Multiple reports emerged back in September 2012 of meningitis in patients following otherwise routine steroidal injections.
As of June 2013, 745 people have been infected and 58 have died – primarily along the eastern half of the US from New Hampshire to Florida – as a result of contaminated epidural, paraspinal, and intra-articular injections.
Patients acquired fungal meningitis.
Based on CDC data, Michigan and Tennessee have been hardest hit from this outbreak with the highest number of infections and fatalities.
Fungal meningitis, which is rare, occurs when the protective membranes covering the brain and spinal cord are infected with a fungus. Fungal meningitis is not contagious, which means it is not transmitted from person to person. This type of meningitis develops after a fungus spreads through the bloodstream from somewhere else in the body, or as a result of the fungus being introduced directly into the central nervous system.
An investigation by the FDA and CDC traced the source of the contaminants to more than 17,000 vials of polluted lots of preservative-free methylprednisolone acetate (MPA), all originating from a single pharmacy.
The medication had been contaminated by a fungus, introduced during production at the New England Compounding Center – a company that has since had to file for Chapter 11.
During an October 2012 investigation of the facility, the FDA found condensation and discoloration on the autoclave which had been used to sterilize the steroid injections as well as other drugs, reports CBS News. Investigators also found a greenish-yellow lining on the viewing lens of one of two autoclaves used to steam equipment.
Fifty vials were collected and sent by the FDA to a lab and tested. All 50 confirmed the presence of foreign microbial growth.
Despite months of antifungal treatment, the patients who contracted fungal meningitis from tainted injections of methylprednisolone will face the possibility of relapse, reports NBC News. During this outbreak, some patients developed spinal or paraspinal infections at the injection site, such as epidural abscess or arachnoiditis.
A spinal epidural abscess is characterized by inflammation, pus, and swelling in the affected area. Common symptoms can include fever, headache, back pain, and neurological problems.
Arachnoiditis is a disorder caused by the inflammation of the arachnoid, one of the membranes that surrounds and protects the nerves of the spinal cord. Symptoms of arachnoiditis include numbness, tingling, and burning pain in the lower back or legs.
Some people can suffer from debilitating muscle cramps, twitches, or spasms. The condition can also affect the bladder, bowel, and interfere with sexual function. In severe cases, paralysis of the lower limbs can result.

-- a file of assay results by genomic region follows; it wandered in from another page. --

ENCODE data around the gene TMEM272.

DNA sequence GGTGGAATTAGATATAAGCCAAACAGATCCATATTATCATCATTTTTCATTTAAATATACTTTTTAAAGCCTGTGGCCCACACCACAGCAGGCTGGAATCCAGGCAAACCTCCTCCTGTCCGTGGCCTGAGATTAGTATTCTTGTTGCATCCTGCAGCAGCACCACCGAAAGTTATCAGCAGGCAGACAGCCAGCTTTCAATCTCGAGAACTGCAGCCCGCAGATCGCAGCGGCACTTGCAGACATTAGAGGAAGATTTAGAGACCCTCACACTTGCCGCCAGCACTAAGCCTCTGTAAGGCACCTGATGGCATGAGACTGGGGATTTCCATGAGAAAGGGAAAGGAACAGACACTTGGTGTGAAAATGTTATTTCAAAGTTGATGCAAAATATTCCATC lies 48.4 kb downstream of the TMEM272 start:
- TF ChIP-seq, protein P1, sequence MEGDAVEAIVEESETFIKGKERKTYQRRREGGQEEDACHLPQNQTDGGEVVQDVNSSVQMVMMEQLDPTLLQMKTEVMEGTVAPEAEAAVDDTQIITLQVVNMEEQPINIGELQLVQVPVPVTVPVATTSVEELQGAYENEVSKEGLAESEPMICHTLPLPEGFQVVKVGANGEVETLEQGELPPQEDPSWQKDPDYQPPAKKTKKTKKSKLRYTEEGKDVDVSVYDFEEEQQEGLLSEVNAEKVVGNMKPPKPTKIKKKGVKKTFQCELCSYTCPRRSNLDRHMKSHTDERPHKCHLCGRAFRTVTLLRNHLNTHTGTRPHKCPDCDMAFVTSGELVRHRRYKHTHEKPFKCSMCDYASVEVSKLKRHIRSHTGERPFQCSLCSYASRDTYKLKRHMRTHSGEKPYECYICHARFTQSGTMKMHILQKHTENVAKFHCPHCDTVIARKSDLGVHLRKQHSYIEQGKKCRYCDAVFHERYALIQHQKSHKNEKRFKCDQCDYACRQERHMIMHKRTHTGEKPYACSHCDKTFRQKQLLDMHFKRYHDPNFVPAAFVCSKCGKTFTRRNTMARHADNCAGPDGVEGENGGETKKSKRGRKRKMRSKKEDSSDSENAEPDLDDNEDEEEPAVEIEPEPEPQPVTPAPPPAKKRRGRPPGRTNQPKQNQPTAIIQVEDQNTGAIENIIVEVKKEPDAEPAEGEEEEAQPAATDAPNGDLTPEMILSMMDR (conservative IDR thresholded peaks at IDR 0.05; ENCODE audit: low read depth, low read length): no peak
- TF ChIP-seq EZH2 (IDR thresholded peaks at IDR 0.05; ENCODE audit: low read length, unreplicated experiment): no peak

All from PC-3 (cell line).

Investigators from the Centers for Disease Control and Prevention (CDC) describe pathologic findings from 40 confirmed case reports of fungal infection in patients who were dosed with polluted shots. Clinical laboratory data, which will be published in the September issue of The American Journal of Pathology, describes the catastrophic hazards associated with contaminated epidural injections.
Tests run by the FDA and CDC identified bacterial and/or fungal contamination in unopened vials of betamethasone, cardioplegia, and triamcinolone solutions distributed and recalled from the New England Compounding Center (NECC). These include bacteria known as Bacillus, and fungal species including Aspergillus tubingensis, Aspergillus fumigatus, Cladosporium species, and Penicillium species.
It was determined more than 13,000 people had been injected with the adulterated drugs – most attributable to Exserohilum rostratum, a black mold. The pathogen was responsible for nearly all of the fatalities during the meningitis outbreak, which by November 3, 2012 had resulted in 404 cases with 29 fatalities.
Researchers – including the CDC’s Exserohilum Infections Working Group, alongside investigators from the Office of the Chief Medical Examiner, in Louisville, Kentucky and the Department of Pathology, University of Michigan, in Ann Arbor – reviewed the 40 cases and found 16 of them had been fatal.
The fungus responsible for the meningitis outbreak took an unusual route through the human body – moving upward through the spinal fluid to the brain, later invading the blood vessels, reports the Huffington Post.
Autopsies revealed the disturbing evidence of extensive hemorrhages and necrosis around the base of the brain and clots interfering with the basilar arterial circulation.
Tissue specimens from infected individuals showed inflammation of the thin membranes lining the brain, called leptomeninges, and blood vessel walls within the brain. Distinctive abnormalities were observed around blood vessels, and fungus was found around and within arterial walls.
Similar pathologic findings were seen at the epidural injection site, but the not in tissue samples taken from the heart, lung, liver, or kidney.
Science Daily states, in addition to characterizing the histopathology seen in this outbreak, the authors also provide practical information for pathologists, including an effect diagnostic method to detect the fungal infection in tissues. Polyfungal immunohistochemistry (IHC) in formalin-fixed paraffin-embedded tissues (FFPE) was found to be the most sensitive method. IHC identified fungus in 100 percent of cases.
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